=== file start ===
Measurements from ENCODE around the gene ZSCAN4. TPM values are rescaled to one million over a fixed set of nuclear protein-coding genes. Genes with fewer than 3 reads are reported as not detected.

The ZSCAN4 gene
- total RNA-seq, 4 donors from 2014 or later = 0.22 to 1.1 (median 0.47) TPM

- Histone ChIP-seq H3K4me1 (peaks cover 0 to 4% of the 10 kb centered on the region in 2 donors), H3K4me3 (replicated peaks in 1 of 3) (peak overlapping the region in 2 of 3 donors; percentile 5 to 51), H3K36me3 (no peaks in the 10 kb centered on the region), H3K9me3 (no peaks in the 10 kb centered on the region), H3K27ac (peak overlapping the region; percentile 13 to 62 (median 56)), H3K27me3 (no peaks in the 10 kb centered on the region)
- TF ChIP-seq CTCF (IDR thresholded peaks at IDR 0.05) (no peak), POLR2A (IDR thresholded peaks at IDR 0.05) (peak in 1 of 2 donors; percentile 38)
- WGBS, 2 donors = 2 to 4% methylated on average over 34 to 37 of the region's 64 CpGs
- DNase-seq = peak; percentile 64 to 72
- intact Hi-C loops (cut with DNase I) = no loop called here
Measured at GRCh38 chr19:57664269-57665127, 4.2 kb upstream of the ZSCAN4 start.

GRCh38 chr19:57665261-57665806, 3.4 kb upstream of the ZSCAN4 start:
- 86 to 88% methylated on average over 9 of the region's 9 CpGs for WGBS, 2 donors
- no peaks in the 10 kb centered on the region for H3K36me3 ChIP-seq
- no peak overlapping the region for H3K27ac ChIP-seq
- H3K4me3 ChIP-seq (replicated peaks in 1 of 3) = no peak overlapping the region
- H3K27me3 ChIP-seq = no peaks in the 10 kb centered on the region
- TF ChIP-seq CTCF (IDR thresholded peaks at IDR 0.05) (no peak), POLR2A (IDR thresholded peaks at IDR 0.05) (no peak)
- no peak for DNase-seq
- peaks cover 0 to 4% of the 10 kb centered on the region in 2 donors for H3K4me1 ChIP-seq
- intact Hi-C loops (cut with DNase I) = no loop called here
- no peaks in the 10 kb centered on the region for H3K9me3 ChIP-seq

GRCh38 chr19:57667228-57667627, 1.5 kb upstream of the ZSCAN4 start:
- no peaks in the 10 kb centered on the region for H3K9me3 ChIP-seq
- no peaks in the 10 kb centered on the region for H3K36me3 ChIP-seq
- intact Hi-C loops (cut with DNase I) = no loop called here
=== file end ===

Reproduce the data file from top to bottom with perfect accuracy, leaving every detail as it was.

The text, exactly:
Measurements from ENCODE around the gene ZSCAN4. TPM values are rescaled to one million over a fixed set of nuclear protein-coding genes. Genes with fewer than 3 reads are reported as not detected.

The ZSCAN4 gene
- total RNA-seq, 4 donors from 2014 or later = 0.22 to 1.1 (median 0.47) TPM

- Histone ChIP-seq H3K4me1 (peaks cover 0 to 4% of the 10 kb centered on the region in 2 donors), H3K4me3 (replicated peaks in 1 of 3) (peak overlapping the region in 2 of 3 donors; percentile 5 to 51), H3K36me3 (no peaks in the 10 kb centered on the region), H3K9me3 (no peaks in the 10 kb centered on the region), H3K27ac (peak overlapping the region; percentile 13 to 62 (median 56)), H3K27me3 (no peaks in the 10 kb centered on the region)
- TF ChIP-seq CTCF (IDR thresholded peaks at IDR 0.05) (no peak), POLR2A (IDR thresholded peaks at IDR 0.05) (peak in 1 of 2 donors; percentile 38)
- WGBS, 2 donors = 2 to 4% methylated on average over 34 to 37 of the region's 64 CpGs
- DNase-seq = peak; percentile 64 to 72
- intact Hi-C loops (cut with DNase I) = no loop called here
Measured at GRCh38 chr19:57664269-57665127, 4.2 kb upstream of the ZSCAN4 start.

GRCh38 chr19:57665261-57665806, 3.4 kb upstream of the ZSCAN4 start:
- 86 to 88% methylated on average over 9 of the region's 9 CpGs for WGBS, 2 donors
- no peaks in the 10 kb centered on the region for H3K36me3 ChIP-seq
- no peak overlapping the region for H3K27ac ChIP-seq
- H3K4me3 ChIP-seq (replicated peaks in 1 of 3) = no peak overlapping the region
- H3K27me3 ChIP-seq = no peaks in the 10 kb centered on the region
- TF ChIP-seq CTCF (IDR thresholded peaks at IDR 0.05) (no peak), POLR2A (IDR thresholded peaks at IDR 0.05) (no peak)
- no peak for DNase-seq
- peaks cover 0 to 4% of the 10 kb centered on the region in 2 donors for H3K4me1 ChIP-seq
- intact Hi-C loops (cut with DNase I) = no loop called here
- no peaks in the 10 kb centered on the region for H3K9me3 ChIP-seq

GRCh38 chr19:57667228-57667627, 1.5 kb upstream of the ZSCAN4 start:
- no peaks in the 10 kb centered on the region for H3K9me3 ChIP-seq
- no peaks in the 10 kb centered on the region for H3K36me3 ChIP-seq
- intact Hi-C loops (cut with DNase I) = no loop called here